NOTE: The information in this document is for guidance only. It’s not meant as a substitute for a consultation with an attorney for your specific business needs circumstances. See our full breakdown of GDPR for additional information.
What is GDPR?
GDPR (General Data Protection Regulation) is a European Union law governing data protection and privacy. Increasing numbers of companies are passing their own rules to match it. It is critical to note that the scope of GDPR includes all EU citizens and residents, so it can apply to American businesses that have either EU residents in their database or EU citizens living in the United States.
How Does GDPR Affect Your Business?
- Make a list of what Personal Data1 your organization collects, how it is used and by what departments. You can only collect Personal Data that is essential for fulfilling the task they are signing up for, to purchase, etc.
- If you send a physical catalog, asking for a name and address is allowed but a phone number is not.
- If someone makes a purchase from your online store, requesting a phone number with the name and address is fine because you might need to contact them to resolve fulfillment or delivery issues.
- If they’re signing up for an email newsletter, you can’t ask for their mailing address. You can only request a birthdate if you specify that you send you a coupon code, discount, etc. on their birthday, which would make it relevant.
- If your organization allows businesses to become authorized dealers or resellers, you can request for their name, address, phone number, web site, email address, etc. if that information is used in a database the public can consult for authorized dealers. You can also request proof that they are a legitimate business, such as a wholesaler’s license. However, you can’t ask for their client list in order to sign up.
- You can only collect information from those under the age of 16 with parental consent.
- Change any forms on your web site so that opt-in boxes are unchecked. Individuals must take action to opt-in and it must be their choice. Opt-in by default, passive opt-in, etc. are not allowed.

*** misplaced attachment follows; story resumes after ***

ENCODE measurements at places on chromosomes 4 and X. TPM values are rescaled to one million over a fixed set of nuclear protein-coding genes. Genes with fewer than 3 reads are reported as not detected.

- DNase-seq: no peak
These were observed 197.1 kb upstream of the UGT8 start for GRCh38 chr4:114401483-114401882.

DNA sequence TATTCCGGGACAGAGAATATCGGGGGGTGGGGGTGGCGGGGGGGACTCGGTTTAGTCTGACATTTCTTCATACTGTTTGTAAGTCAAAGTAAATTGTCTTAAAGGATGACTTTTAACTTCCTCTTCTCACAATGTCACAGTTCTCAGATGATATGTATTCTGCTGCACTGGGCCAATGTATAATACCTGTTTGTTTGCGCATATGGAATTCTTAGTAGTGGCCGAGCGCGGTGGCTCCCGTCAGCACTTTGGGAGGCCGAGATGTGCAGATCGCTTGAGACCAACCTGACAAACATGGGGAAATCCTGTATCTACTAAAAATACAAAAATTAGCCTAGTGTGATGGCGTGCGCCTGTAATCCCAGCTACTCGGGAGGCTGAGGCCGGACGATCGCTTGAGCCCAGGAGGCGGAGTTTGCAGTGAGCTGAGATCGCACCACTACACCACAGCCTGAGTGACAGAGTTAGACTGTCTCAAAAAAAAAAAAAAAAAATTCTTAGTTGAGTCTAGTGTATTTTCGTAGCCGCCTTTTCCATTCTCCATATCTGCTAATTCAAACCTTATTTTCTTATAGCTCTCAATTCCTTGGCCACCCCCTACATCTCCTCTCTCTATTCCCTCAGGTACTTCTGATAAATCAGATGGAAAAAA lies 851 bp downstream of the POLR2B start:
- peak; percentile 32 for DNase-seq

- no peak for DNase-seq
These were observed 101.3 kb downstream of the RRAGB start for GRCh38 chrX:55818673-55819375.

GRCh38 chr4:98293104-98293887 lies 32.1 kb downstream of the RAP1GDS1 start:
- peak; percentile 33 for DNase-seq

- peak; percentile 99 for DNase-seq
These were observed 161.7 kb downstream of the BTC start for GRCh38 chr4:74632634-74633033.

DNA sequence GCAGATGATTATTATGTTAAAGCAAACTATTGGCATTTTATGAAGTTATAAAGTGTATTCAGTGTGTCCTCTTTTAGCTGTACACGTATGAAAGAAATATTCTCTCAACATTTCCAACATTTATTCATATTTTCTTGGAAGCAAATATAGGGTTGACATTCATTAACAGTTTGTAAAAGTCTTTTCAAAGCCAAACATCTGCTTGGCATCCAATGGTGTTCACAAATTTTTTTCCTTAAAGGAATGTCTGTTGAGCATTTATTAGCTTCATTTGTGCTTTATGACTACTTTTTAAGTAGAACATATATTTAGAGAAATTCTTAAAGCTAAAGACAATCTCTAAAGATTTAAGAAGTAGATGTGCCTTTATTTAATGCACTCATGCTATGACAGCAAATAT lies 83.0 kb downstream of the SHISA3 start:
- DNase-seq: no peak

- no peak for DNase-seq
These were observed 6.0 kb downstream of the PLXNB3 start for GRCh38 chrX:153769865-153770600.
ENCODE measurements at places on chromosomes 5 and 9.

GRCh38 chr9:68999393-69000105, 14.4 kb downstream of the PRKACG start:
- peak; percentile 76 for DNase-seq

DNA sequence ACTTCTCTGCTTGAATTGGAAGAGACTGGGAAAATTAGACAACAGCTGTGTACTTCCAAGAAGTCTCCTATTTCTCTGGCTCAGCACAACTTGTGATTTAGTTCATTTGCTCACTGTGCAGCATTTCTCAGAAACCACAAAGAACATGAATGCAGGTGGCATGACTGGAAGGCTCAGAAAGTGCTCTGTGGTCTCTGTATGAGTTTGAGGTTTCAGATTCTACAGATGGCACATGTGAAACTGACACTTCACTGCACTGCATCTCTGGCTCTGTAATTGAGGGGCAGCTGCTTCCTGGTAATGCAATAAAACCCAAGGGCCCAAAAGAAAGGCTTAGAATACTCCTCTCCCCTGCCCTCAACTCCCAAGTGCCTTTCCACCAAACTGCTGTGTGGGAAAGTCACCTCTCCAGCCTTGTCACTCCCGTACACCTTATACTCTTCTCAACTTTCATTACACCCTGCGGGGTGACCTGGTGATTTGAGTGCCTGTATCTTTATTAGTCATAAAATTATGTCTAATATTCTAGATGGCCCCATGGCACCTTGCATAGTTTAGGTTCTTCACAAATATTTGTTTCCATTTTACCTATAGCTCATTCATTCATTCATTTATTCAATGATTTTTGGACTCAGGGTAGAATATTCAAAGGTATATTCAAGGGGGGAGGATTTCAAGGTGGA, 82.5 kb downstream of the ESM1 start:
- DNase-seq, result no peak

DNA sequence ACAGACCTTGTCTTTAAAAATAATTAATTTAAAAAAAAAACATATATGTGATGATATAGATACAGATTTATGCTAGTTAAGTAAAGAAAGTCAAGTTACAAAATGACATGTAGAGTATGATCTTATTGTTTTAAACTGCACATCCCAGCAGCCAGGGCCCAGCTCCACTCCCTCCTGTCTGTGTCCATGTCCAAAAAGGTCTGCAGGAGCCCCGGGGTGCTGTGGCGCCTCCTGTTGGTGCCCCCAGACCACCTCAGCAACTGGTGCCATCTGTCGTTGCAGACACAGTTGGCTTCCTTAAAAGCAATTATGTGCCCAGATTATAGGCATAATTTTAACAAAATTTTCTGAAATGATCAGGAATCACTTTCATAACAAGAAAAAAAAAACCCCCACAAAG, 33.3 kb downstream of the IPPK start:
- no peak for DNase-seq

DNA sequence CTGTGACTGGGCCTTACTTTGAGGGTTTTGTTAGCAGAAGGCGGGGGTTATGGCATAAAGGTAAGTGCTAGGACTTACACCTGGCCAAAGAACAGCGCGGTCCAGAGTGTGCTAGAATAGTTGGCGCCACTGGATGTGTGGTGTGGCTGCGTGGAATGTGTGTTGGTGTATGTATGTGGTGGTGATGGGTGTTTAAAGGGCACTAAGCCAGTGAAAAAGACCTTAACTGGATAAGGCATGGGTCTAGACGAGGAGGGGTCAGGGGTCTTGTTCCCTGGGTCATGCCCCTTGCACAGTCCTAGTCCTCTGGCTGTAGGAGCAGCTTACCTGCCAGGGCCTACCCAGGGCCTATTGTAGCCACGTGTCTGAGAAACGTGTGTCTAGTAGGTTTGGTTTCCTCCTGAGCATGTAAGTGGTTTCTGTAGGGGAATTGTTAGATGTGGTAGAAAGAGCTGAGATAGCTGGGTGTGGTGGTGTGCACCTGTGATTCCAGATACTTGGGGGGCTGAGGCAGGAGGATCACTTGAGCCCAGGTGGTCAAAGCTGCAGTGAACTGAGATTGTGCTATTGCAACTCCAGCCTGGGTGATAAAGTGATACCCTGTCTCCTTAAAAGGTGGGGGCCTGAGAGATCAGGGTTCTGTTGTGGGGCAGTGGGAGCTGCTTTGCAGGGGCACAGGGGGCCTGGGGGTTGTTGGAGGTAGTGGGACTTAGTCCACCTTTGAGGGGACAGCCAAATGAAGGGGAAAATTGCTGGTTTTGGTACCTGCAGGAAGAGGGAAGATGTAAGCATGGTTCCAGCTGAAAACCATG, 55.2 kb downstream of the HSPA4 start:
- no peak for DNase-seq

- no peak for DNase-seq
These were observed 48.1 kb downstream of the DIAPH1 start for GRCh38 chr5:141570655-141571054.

- Set up an easy method that allows individuals to request to see what Personal Data you have on them, request corrections and/or erasure.
- Create a process by which data access, rectification and/or erasure requests can be answered and fulfilled. In most cases, requests must be fulfilled within one calendar month.
- Create a process for handling data breaches. Customers must be notified of a data breach within 72 hours of discovering the breach.
- What specific data is collected and why
- If any third-party services are used to store or process the data, like MailChimp for an email newsletter, a credit card processor, etc.
- How an individual can request a copy of their Personal Data on file
- How to request data rectification in the case of mistakes
- How to request data erasure
- How the company handles data breaches
- Do not sell or trade lists or databases of Personal Data.
Steps to Take for GDPR Compliance:
- Do an inventory of what customer data you collect, how you use it, and who has access to it. Make changes as needed.
- New consent might be needed depending upon how you gathered your list. For example, if you got their name from a third-party – especially if you bought a mailing list – you might need to purge that information or get new consent.
- Plug-ins that track IP addresses are a problem in GDPR so talk to your website developer about updating or changing them.
The United States CONSENT Act
The U.S. is has formulated its own version of GDPR. The Customer Online Notification for Stopping Edge-provider Network Transgressions, or CONSENT Act, a new American regulation for greater privacy formulated in the wake of the Facebook data privacy scandal, was introduced in the United States Senate in April 2018 and is working its way through Congress. The Social Media Privacy Protection and Consumer Rights Act was also introduced in April 2018 to allow users the ability to opt out of data gathering. It is also in the beginning stages of approval.
1 Personal Data is anything that can identify a person including, but not limited to, names, email addresses, phone numbers, birth dates, purchasing behavior, IP addresses, etc.